- Last, install the Azure File Sync agent and enable Azure Backup for Azure File Share – 4th Copy. As of today, the Azure Portal experience gives you only up to 180 days of daily backup. To learn more about how to enable long-term backup up to 10 years for Azure File Shares, please check the following article.
With this approach, yes you will pay double the storage cost in Azure as noted in Point 2 and 3 above, but better safe than sorry!
What about the value proposition that I mentioned in the beginning of this article (no backup infrastructure to maintain on-premises)? read on…
The 3, 2, 1 backup policy will be achievable using only Azure Backup integration with Azure Files (Sync) once the backups are transferred to the Recovery Services Vaults which is coming in mid-2020. But until then, you can use the approach described above with MABS/SCDPM.
This is the current architecture of Azure Backup integration with Azure Files (Sync), I highly recommend you to add the following Ignite session, Microsoft Azure Backup: Deep dive into Azure’s built-in data protection solution which is scheduled on November 7th, 2019. The Azure Backup team will show and discuss at Ignite the improvements which are coming to Azure Backup and Azure Files (Sync).
Last but not least, I want to thank Saurabh Sensharma, Program Manager at Microsoft Azure Backup team for his help and support in reviewing this blog.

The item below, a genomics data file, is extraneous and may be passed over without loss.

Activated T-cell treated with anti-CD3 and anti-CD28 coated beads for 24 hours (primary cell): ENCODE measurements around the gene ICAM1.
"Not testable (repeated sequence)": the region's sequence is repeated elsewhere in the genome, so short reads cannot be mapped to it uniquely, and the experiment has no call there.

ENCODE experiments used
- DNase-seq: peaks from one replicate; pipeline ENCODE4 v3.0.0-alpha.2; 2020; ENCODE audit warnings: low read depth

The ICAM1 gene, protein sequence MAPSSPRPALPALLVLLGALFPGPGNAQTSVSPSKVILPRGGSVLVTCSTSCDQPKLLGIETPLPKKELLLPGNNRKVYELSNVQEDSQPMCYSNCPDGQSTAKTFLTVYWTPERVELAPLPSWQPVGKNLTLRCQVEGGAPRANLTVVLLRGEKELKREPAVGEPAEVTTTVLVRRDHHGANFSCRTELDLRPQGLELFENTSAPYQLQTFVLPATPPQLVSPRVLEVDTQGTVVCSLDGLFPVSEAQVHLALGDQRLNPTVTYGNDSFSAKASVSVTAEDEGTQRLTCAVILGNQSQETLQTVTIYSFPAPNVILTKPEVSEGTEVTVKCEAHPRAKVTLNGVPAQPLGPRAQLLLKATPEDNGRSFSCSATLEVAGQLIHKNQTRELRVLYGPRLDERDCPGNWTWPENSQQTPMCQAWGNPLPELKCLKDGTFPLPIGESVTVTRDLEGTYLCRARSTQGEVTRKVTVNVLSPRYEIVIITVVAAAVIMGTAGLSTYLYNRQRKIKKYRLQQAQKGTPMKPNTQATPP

Azure File Sync extends on-premises file servers into Azure by providing cloud benefits while maintaining performance and compatibility. Azure File Sync provides:
- Multi-site access – provide write access to the same data across Windows servers and Azure Files.
- Cloud tiering – store only recently accessed data on local servers.
- Integrates with Azure backup – no need to back up your data on-premises.
- Fast disaster recovery – restore file metadata immediately and recall data as needed.
By integrating Azure Backup with Azure File Sync, you will save a lot of storage management and reduce operational and licensing costs.
Stay tuned for Part II where I will discuss the new features and improvements which are coming to Azure Backup and Azure Files (Sync) very soon.
I hope you find this quick guide useful. To learn more about Azure File Sync, please check the following articles.
Thank you for reading my blog.
If you have any questions or feedback, please leave a comment.